What’s behind Erdogan’s backing of Sweden’s NATO bid?

By Atlantic Council

The wait is (nearly) over. After more than a year of ups and downs since Sweden applied to join NATO in May 2022, Turkish President Recep Tayyip Erdoğan has agreed to back Stockholm’s bid to become the Alliance’s thirty-second member. The announcement came on the eve of the NATO Summit in Vilnius after Erdoğan, NATO Secretary General Jens Stoltenberg, and Swedish Prime Minister Ulf Kristersson held a lightning round of negotiations. Erdoğan agreed to advance ratification of Sweden’s NATO accession to Turkey’s legislature, with Hungary expected to follow suit to complete the process. What changed Erdoğan’s mind? What’s next for the Alliance? Our experts on the ground in Vilnius and beyond share their insights.

How done is this deal?

  • The joint memorandum from Monday’s meeting spells out increased counterterrorism efforts by NATO to address Turkey’s security concerns and fresh support from Sweden for Turkey’s bid to join the European Union, among other provisions—and came as a surprise, following Erdogan’s skeptical comments in recent days about the prospects for an agreement.
  • “It is a typical Erdoğan move to take a maximalist position in a high-stakes negotiation, show readiness to walk, then compromise for progress on key demands,” Rich tells us.
  • Not (yet) in writing is a looming deal for Turkey to buy F-16 fighter jets from the United States, a likely carrot for Turkish approval of Sweden’s membership. “The practice of international relations is not an art for the purist,” says Dan. “If the Biden team made some understanding, I would look favorably on it.”
  • Chris, who’s in Vilnius, notes that Erdoğan is only sending the decision on Sweden’s NATO accession to the Turkish parliament, which his party controls, so this is not a done deal. Erdoğan made a show of lending his support to an invitation for Finland and Sweden to join NATO a year ago in Madrid before drawing out the process until now. “There is a non-zero chance that some intervening circumstance (like another public Quran burning [in Sweden]) could serve as pretext for derailing the process again,” he says. “I want to be optimistic, but worry that I have seen this movie before. NATO should not spike the football until it is over the goal line.”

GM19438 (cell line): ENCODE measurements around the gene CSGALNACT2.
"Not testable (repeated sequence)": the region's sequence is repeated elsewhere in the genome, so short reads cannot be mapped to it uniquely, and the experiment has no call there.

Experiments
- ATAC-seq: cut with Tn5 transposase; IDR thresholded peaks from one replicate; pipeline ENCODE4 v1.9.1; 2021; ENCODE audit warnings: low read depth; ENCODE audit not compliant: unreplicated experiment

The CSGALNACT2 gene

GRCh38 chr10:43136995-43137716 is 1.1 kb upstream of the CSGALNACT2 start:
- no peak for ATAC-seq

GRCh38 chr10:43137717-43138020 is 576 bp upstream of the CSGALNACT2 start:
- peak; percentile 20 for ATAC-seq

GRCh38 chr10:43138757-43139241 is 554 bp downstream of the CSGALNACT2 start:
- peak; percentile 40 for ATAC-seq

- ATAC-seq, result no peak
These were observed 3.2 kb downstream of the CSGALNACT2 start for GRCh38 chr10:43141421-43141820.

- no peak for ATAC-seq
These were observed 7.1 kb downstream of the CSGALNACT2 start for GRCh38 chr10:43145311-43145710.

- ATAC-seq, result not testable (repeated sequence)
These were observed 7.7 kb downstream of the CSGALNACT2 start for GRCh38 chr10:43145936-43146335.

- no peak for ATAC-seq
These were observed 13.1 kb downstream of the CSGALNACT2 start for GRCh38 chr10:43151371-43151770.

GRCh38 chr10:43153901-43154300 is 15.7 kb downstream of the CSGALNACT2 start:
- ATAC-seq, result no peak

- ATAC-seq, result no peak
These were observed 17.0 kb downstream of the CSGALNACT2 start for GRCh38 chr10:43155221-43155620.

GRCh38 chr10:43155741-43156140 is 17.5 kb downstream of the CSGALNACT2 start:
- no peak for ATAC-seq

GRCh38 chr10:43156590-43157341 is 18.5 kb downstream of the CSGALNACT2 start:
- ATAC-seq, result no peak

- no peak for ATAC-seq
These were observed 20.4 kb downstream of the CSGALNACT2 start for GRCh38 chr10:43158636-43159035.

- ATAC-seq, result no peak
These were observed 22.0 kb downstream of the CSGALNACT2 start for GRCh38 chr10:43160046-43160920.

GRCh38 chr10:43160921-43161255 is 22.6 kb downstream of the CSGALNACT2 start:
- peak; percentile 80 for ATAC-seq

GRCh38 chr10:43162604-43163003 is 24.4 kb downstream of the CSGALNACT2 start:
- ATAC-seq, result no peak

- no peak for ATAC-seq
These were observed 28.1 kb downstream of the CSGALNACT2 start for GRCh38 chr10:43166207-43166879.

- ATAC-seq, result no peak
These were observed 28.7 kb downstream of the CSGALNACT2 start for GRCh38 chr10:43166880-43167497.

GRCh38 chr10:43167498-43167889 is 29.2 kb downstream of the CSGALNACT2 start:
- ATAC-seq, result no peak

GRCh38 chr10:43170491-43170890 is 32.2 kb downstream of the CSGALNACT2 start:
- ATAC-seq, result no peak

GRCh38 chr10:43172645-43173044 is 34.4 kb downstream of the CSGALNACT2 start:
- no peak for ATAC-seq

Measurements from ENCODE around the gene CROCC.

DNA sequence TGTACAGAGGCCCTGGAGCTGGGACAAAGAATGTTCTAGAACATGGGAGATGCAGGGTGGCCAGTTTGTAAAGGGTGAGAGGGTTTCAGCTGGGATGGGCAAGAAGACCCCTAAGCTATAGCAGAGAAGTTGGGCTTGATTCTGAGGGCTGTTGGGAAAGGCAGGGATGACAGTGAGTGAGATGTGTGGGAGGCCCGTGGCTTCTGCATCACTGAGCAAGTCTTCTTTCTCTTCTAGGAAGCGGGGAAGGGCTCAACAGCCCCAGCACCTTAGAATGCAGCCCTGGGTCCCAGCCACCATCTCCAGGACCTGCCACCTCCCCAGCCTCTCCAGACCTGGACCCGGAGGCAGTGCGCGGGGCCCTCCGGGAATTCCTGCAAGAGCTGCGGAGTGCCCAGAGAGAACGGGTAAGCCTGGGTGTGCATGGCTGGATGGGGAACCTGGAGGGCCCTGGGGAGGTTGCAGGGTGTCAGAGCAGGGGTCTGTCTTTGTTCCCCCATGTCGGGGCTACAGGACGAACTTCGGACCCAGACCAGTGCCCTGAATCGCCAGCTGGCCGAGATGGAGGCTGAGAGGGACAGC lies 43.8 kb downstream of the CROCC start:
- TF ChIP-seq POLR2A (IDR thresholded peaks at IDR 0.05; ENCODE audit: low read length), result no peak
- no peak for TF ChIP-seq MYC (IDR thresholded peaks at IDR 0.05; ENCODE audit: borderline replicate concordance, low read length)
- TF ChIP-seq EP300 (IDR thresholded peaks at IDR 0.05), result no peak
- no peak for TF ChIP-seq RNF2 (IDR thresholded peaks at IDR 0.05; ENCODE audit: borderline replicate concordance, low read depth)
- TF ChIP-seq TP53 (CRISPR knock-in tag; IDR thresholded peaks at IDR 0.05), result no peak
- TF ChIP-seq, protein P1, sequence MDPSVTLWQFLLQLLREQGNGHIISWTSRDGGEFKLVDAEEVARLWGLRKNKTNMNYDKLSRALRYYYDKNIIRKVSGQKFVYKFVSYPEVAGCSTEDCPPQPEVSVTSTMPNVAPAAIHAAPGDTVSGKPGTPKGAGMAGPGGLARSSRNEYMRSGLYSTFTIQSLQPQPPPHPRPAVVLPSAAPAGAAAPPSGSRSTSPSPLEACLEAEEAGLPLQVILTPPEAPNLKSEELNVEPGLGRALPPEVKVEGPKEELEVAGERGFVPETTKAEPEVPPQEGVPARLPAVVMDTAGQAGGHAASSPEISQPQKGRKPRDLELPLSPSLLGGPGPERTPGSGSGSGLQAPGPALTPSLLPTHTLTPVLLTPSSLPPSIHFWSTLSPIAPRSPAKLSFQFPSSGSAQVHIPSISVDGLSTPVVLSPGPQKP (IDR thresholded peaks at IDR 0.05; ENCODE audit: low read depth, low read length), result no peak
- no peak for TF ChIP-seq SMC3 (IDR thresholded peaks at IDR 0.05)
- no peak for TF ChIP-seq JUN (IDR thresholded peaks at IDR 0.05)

• With the action now moving to the Turkish legislature, Erdoğan “retains the ability to kill or delay accession if Sweden backs off on counterterror” measures that Turkey wants or if an F-16 deal doesn’t materialize, Rich adds.
  • Nevertheless, there was a palpable sense of celebration and relief in Vilnius. “It is unclear how long it will take, but the agreement undoubtedly removes the risk of Sweden falling into a limbo situation—that is, being close to, but not fully in, the Alliance,” Anna tells us from the summit.

The Wagner factor

  • Erdoğan’s turnabout comes two weeks after mercenary leader Yevgeniy Prigozhin’s short-lived mutiny in Russia—and on the same day that news broke of Russian leader Vladimir Putin meeting with Prigozhin in the days after the revolt—developments that “suggest [Putin] regime weakness,” according to Dan.
  • Erdoğan’s reaction to the failed 2016 coup in Turkey showed no such mixed messages,” Dan adds. In choosing to advance Sweden’s efforts to join NATO, “Erdoğan might have concluded that betting on Putin after the mutiny seemed less wise.”
  • Rich argues that the Prigozhin drama was not much of a factor, since this agreement was all part of a long-term push for NATO to help address Turkish security concerns such as the Kurdistan Workers’ Party (PKK): “The Turks need a functional relationship with Russia but see more common cause with the West; the approach to Sweden should be seen in those terms, as how to prove bona fides to the Western Alliance while extracting necessary concessions to their own security.”
  • If its security concerns are addressed, Turkey actually favors a bigger NATO with countries such as Sweden, Finland, Ukraine, and Georgia, Rich tells us, “because by NATO structure and bylaws” Turkey, like other Alliance members, “gets a veto on the world’s most powerful security organization.” So “the bigger the better.”

All for one

  • The deal means that the Vilnius Summit is off to a good start,” Anna says, as the Alliance “faced the risk of appearing fragmented and weak” with its members not yet fully united around Sweden’s NATO membership. Now focus turns to a possible membership roadmap and security guarantees for Ukraine, where “tough decisions” await, she says.
  • Erdoğan also gets to bask in the limelight. “He has lost no real leverage,” Rich notes, “but gained a tremendous optic of Turkey supporting the Atlantic Alliance.”

Source: atlanticcouncil.org/